Jawan is easily SRK’s most political film in the recent past with the actor taking on the establishment. He also delivers a passionate monologue about the importance of voting wisely
September 8, 2023
Director Atlee’s stories are never original; they are more about effective packaging. Jawan is no different. In simple terms if you mix Shankar’s brand of cinema with Chak De India the result would be Jawan.
Jawan is a father and son drama at its core; Azad and Vikram Rathod (Shah Rukh Khan in a double role). One of them is a masked vigilante who wants to speed up the societal changes in unconventional ways. Helping him in this mission are a bunch of women prisoners headed by Sanya Malhotra and Priyamani. Each of these prisoners have their own back stories that cover different issues plaguing our society. Kaali (Vijay Sethupati) is a dangerous arms dealer who has a history with the father SRK. Last but not the least is Narmada (Nayanthara) who is a determined NSG officer on the lookout for the vigilante. In a twist of events she also ends up marrying one of the SRKs (one of the absurdist thing in the story) for the sake of her daughter. She is a single mother. Revealing anything more wouldn’t be appropriate as the film goes through a non linear storyline with many twists and turns.
A big strength of Jawan is the packaging of the various social issues that Atlee takes up. Sure the treatment isn’t subtle and does require suspension of belief but the conviction of Atlee and SRK is such that as viewers we can’t help but cheer. As mentioned above Jawan is Shah Rukh’s most political film in the recent times. Many of societal problems find a place in Jawan. Whether it is farmers being driven to suicide because of loan sharks, the severely underdeveloped government facilities, the frauds taking place in election and the manufacture of bad quality military weapons among others. There is also a Meta moment where SRK directly addresses his fans and delivers a passionate monologue. All this has come out in a powerful manner. Sumit Arora’s dialogues hugely aid in this.
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Father and son drama has always an emotional connect, irrespective of how many times we have seen it. There is a rousing interval bang when the son SRK has been tied up with no hopes of getting away. At that exact moment you have the arrival of the father. The dialogue there is “Bete ko Haath Lagane se pahle, baap se baat Kar (Deal with the father before you touch the son).” This comes at the moment when the father is assumed to be dead. This again is a perfectly placed Meta moment and looks like a warning from SRK to not mess with his son Aryan Khan in the future. The father character is a military officer who was accused of being a traitor. He was thrown from a helicopter by Kaali and suffers from a partial memory loss. As a result he doesn’t completely remember the past. The scenes where both the SRKs feature are an absolute treat.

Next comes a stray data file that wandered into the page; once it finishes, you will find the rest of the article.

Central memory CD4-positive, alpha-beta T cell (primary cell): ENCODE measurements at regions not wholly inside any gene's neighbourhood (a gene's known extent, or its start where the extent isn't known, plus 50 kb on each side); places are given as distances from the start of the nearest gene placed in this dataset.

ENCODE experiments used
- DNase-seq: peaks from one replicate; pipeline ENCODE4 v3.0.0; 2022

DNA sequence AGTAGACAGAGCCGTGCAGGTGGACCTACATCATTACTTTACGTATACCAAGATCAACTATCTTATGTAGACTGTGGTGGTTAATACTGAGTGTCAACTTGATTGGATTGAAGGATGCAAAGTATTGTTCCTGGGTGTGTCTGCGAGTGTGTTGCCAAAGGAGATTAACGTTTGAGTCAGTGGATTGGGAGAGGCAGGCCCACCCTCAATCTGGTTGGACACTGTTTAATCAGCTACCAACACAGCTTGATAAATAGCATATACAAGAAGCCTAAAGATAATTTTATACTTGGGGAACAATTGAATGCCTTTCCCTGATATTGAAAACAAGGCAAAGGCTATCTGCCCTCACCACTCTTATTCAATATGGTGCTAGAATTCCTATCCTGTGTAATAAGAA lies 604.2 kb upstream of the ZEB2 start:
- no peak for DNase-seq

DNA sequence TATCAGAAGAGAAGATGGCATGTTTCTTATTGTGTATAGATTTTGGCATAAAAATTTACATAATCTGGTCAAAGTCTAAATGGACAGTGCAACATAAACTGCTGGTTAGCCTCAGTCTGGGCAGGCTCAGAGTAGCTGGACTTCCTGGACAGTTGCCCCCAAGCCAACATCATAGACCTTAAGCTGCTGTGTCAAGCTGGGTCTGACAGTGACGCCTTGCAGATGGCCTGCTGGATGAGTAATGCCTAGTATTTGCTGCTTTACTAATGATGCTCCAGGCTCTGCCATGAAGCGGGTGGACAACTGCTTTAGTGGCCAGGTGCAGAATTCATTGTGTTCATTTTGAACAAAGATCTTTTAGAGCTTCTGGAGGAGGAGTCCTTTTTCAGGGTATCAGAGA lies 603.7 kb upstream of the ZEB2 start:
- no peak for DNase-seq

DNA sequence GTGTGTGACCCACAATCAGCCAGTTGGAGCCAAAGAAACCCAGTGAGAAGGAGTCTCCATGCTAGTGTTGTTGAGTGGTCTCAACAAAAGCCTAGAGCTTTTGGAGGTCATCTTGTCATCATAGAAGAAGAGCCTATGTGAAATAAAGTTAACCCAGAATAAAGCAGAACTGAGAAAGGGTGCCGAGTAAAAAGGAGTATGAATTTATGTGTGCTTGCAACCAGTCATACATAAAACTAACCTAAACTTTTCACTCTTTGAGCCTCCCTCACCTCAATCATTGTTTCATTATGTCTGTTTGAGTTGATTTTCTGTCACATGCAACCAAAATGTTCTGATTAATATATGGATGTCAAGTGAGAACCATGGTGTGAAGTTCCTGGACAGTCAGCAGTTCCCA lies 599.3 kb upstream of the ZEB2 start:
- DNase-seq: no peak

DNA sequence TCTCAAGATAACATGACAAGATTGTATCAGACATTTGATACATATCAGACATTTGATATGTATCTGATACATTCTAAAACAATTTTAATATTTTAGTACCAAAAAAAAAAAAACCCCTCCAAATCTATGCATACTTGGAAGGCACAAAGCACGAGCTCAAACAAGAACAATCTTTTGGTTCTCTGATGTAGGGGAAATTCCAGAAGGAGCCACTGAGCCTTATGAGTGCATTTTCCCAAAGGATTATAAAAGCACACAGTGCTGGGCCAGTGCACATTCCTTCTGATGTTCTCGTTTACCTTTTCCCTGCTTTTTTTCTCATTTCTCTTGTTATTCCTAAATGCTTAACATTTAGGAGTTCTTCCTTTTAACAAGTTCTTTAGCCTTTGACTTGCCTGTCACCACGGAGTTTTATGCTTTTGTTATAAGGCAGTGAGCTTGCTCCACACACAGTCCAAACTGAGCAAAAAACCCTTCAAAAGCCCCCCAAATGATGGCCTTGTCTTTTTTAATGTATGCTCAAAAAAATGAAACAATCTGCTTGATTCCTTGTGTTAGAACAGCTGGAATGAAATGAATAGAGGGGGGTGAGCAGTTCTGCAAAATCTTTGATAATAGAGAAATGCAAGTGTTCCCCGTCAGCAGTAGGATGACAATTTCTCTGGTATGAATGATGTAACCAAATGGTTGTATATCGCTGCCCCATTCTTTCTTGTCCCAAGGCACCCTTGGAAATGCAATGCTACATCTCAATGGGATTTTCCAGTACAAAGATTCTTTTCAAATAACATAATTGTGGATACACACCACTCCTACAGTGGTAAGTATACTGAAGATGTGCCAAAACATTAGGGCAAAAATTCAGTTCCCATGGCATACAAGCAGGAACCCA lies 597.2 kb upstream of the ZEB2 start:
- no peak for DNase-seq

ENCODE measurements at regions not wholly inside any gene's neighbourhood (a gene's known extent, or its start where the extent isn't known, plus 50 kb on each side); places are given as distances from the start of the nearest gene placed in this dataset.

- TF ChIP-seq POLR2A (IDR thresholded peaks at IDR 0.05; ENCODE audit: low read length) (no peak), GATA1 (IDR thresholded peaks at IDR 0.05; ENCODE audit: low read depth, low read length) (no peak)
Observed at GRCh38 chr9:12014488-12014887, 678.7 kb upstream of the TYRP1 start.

Early on there is a sequence where the vigilante Shah Rukh takes a metro train as hostage. When Nayanthara asks him what are his demands over the wireless he gives a witty reply saying “I want Alia Bhatt but she is younger in age.” The reaction shot of the passenger sitting next to him adds to the humour. Many dialogues both political ones and humorous ones like this evoked a lot of hooting and cheering from the audiences.
Shah Rukh Khan has successfully ventured into the mass zone in the past too but Atlee’s presentation of the superstar is something else. Shah Rukh owns every frame that he is in. He embraces the masala tone of Atlee with absolute fervour. Nayanathara makes a solid Bollywood debut with her portrayal of Narmada both as a determined cop and also as a single mother. There is a terrific action sequence where Narmada takes on the masked SRK. It is a treat to watch.
The few romantic scenes between Nayanthara and SRK are pleasant to watch particularly in the song Chaleya. However the same cannot be said of the brief flashback portion consisting of Deepika. It has been written patchily. Sanjay Dutt also has an extended cameo. The women prisoners have reasonably fleshed out parts. The ones who stand out are Sanya Malhotra and Priyamani.
Vijay Sethupati who locks horns with both the father and son does not have a lot to do in the beginning but he more than makes up for it in the second half. He gets some comic punches that leave you in splits.
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Anirudh Ravichander’s music doesn’t quite match the scale of the film but Zinda Banda and Chaleya are foot tapping numbers. There is also Aararaari Raaro which has a good emotional touch. But his background score is excellent particularly in the scenes where the vigilante SRK takes over.
At a time when most systems are failing in delivering justice the success of Jawan would represent the angst of the common man and the justice (by whatever means) that he is hoping for in Bharateeyudu style.
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